** The same episode also addresses the fan theory that Discord may not have been sincere in his HeelFaceTurn.
** Season Five's premiere had an antagonist that ascends a Fridge Horror that people have addressed regarding Cutie Marks and the social standing between those that have them and those that don't, along with other things by having a MotiveRant that revolves around her saying how she created harmony through [[spoiler:taking away the Cutie Marks and replacing them with the same one]]. By the finale, [[spoiler:we're revealed the villain's backstory, in which her friend manages to get a Cutie Mark before she did]].
* ''WesternAnimation/AdventureTime'':
** The Ice King's AesopAmnesia and rampant sociopathy led to the idea that he is physically incapable of learning his lesson or changing in any way, and that he will be forever doomed to repeat the same behavior no matter how many times it fails. Cue the reveal of his [[ArtifactOfDoom back]][[WasOnceAMan story]], which among other things shows this is exactly what happens.
** The post-apocalyptic setting of the entire show sort of counts. Originally it was just sort of vaguely implied, but as the series progressed it gradually became more explicit until it became ''fully'' explicit, with {{Whole Episode Flashback}}s and other front-and-center undeniable things dealing with it.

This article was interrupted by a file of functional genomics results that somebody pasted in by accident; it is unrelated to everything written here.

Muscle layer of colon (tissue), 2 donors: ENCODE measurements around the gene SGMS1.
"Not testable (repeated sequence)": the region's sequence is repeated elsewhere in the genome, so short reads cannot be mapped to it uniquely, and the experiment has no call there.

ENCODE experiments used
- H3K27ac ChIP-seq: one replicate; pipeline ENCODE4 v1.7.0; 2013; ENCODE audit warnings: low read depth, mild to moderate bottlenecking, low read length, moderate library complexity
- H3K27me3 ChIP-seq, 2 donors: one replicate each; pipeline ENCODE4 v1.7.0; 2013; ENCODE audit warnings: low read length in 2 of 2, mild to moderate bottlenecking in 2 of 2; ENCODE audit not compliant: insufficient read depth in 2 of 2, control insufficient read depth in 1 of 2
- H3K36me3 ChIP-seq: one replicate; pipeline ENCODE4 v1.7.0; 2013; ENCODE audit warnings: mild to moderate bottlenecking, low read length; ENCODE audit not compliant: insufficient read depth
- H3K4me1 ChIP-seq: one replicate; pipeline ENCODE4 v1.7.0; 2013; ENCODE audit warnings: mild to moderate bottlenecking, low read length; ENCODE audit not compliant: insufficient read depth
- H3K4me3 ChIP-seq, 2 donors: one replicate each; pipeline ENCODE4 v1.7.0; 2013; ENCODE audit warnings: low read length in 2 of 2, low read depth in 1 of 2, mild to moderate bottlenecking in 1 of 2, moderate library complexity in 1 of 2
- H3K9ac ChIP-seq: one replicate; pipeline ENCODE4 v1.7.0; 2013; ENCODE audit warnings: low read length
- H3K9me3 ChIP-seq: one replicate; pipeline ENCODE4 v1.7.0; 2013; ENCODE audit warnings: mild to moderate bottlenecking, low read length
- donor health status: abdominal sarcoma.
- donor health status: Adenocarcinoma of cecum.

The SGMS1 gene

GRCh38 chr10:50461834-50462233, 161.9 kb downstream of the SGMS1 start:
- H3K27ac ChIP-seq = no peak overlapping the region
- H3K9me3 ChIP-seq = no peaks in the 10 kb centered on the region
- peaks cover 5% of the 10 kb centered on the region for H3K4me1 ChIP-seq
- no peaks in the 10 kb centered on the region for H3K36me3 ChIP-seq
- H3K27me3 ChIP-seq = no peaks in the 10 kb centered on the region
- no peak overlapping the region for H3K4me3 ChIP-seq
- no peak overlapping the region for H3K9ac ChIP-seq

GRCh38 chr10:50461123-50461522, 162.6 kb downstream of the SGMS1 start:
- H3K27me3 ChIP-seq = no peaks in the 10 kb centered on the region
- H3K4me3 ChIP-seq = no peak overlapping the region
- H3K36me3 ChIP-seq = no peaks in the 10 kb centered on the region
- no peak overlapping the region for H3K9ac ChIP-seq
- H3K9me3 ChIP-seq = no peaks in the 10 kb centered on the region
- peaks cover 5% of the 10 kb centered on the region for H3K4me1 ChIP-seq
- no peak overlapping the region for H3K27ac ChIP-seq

* Many ''Franchise/ScoobyDoo'' fans have pointed out the disturbing implications of the show's premise--specifically, that it's [[ContrivedCoincidence a rather odd coincidence]] that the ''Scooby-Doo'' universe is filled with adults who all decide to [[ScoobyDooHoax dress up like monsters]] to pull off [[ComplexityAddiction weirdly complex criminal schemes]] for their own unrelated reasons. [[note]] ''Website/{{Cracked}}'' somewhat famously theorized that the series took place in the aftermath of a disastrous economic collapse, explaining why none of the crooks ever [[CutLexLuthorACheck use their considerable talents to get real jobs]].[[/note]] Well, ''WesternAnimation/ScoobyDooMysteryIncorporated'' finally explained it. It turns out that it ''isn't'' a coincidence, and the crimes ''aren't'' unrelated: there's an [[SealedEvilInACan imprisoned]] EldritchAbomination under the kids' hometown that's been exerting its psychic influence over people for centuries, inspiring them to take the form of monsters and commit evil acts. Also, at least some of them base their appearances on ''real'' monsters that inhabit an alternate dimension that can be glimpsed through dreams.